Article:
Fish Oil during pregnancy lowers asthma risk


BUT there might be a way to change that. A Danish study recently published in The New England Journal of Medicine found that women who take fish oil pills during the final three months of pregnancy reduced the risk of their children developing asthma by about one third. (3) Could fish oil be the next promising asthma natural remedy?
What Does the Study Say?
The study randomly assigned more than women who were 24 weeks pregnant with 2.4 grams of either fish oil or an olive oil placebo and followed up for three years after birth. About a quarter of the mothers and one-fifth of the fathers had asthma, and were evenly split between the two test groups. The study’s main objective was to see whether fish oil would have an effect on persistent wheezing or asthma in the children.
Three years later, among the children whose mothers were given fish oil, 16.9 percent of them had asthma, compared with 23.7 percent whose mothers had received the olive oil placebo. There was no negative effects on either the mothers or the children. The biggest benefit seemed to be among women who, at the start of the study, had low blood levels of the lipids that are abundant in fish oil.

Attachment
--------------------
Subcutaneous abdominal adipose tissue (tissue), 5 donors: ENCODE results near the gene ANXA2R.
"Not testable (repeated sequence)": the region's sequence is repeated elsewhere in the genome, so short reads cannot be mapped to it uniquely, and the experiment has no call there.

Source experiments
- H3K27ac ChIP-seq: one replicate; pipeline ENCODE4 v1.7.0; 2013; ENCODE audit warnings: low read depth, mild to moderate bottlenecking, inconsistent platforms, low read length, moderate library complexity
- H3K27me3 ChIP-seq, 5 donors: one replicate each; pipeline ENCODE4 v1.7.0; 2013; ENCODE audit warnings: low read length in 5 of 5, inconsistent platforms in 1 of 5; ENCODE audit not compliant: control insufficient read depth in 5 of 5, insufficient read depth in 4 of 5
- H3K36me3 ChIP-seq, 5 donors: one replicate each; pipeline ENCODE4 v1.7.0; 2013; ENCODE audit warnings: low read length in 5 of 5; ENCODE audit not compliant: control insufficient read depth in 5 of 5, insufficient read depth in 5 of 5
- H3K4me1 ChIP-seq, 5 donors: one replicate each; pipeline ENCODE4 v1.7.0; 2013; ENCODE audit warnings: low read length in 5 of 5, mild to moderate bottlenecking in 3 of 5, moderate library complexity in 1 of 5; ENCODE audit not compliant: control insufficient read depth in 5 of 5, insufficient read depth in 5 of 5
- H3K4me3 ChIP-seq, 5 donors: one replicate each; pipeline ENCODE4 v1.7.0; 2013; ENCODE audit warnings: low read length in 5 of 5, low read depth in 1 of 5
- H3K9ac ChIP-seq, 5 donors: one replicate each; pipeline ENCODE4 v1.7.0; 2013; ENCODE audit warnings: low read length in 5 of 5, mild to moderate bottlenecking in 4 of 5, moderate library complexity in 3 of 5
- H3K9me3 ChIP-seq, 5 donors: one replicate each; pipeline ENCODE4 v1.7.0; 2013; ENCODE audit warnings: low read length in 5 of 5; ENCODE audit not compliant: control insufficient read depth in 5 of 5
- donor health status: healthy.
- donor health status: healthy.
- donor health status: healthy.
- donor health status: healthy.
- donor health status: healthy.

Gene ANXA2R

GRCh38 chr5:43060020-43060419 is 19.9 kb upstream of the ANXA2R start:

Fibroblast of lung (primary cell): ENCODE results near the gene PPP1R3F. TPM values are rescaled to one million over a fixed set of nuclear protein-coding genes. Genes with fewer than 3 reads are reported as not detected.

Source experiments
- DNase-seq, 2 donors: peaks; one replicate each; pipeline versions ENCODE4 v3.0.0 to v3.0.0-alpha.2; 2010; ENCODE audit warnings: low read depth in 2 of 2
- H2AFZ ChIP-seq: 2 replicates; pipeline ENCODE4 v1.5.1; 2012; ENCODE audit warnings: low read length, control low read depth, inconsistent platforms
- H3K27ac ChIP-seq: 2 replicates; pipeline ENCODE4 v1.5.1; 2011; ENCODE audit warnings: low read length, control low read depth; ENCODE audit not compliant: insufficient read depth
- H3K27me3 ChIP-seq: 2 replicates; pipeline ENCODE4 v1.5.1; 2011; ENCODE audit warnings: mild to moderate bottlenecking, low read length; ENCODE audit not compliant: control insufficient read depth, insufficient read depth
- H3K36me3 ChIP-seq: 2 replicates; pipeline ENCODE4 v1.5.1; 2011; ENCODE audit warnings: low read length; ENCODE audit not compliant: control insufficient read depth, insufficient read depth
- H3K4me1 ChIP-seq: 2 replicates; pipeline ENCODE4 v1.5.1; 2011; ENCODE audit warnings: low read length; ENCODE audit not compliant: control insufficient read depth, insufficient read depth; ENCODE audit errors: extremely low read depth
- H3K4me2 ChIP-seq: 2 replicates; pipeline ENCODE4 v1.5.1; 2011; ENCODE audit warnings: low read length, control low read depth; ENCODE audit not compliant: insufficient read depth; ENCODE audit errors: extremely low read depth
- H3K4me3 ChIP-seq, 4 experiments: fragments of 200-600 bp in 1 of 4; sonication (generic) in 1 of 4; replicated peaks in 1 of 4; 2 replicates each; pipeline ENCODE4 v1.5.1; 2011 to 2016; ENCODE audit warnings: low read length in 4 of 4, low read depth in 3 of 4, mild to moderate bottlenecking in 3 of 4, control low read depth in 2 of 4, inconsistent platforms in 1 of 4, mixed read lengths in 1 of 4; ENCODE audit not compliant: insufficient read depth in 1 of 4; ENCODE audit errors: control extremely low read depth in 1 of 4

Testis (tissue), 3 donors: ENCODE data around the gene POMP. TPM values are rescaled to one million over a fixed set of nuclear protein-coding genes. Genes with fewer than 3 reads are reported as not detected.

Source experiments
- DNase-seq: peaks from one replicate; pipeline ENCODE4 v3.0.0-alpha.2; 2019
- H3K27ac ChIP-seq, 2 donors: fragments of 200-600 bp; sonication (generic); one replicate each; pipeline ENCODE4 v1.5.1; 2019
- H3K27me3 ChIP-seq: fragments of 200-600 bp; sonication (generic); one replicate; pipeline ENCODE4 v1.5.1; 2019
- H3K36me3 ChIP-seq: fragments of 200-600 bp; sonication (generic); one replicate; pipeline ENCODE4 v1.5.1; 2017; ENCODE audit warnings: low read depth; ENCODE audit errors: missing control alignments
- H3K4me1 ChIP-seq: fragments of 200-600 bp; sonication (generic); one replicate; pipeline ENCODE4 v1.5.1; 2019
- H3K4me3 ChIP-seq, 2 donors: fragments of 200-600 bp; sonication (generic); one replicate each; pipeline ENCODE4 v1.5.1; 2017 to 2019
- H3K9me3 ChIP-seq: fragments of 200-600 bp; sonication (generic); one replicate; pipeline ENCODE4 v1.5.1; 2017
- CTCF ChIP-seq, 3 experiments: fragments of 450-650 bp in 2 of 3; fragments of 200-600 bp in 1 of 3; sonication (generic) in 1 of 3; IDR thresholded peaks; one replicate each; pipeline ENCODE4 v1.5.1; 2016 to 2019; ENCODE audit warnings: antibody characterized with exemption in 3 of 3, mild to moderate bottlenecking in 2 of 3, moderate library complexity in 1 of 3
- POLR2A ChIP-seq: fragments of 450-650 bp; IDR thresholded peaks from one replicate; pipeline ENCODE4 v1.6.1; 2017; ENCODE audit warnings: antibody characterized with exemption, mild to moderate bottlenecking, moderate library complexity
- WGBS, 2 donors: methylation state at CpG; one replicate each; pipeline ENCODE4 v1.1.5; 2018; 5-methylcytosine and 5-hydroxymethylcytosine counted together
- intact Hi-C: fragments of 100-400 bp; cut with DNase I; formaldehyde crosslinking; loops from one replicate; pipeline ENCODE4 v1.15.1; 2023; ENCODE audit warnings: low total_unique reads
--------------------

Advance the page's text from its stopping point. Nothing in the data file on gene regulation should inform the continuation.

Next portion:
An accompanying editorial in the journal, written by Dr. Christopher E. Ramsden of the National Institutes of Health, praised the study as well designed and carefully performed. The results might even enable doctors take a “precision medicine” approach, where a fish oil treatment would be designed for women most likely to benefit from taking fish oil.
Should I Get Some Fish Oil Then?
But if you’re pregnant or considering it, this one study doesn’t mean you should start chugging fish oil just yet to stave off asthma in your children. For starters, the amount of fish oil in the study was much higher than what’s usually recommended — about 15 to 20 times the amount — and the Danes already eat more fish to begin with than Americans.
On that note, it’s unclear whether simply consuming more low-risk fish oil during pregnancy might have similar effects (pregnant women are advised to steer clear of certain types of fish, like tuna, because of mercury levels which could be harmful to the growing baby).
One of the most interesting observations from the study was how women with low levels of EPA and DHA, the two fatty acids prevalent in fish oil, were the ones to benefit most from it. These acids are made from yet another acid that’s found in plant-based foods and converts to eicosapentaenoic acid (EPA) and docosahexaenoic acid (DHA).

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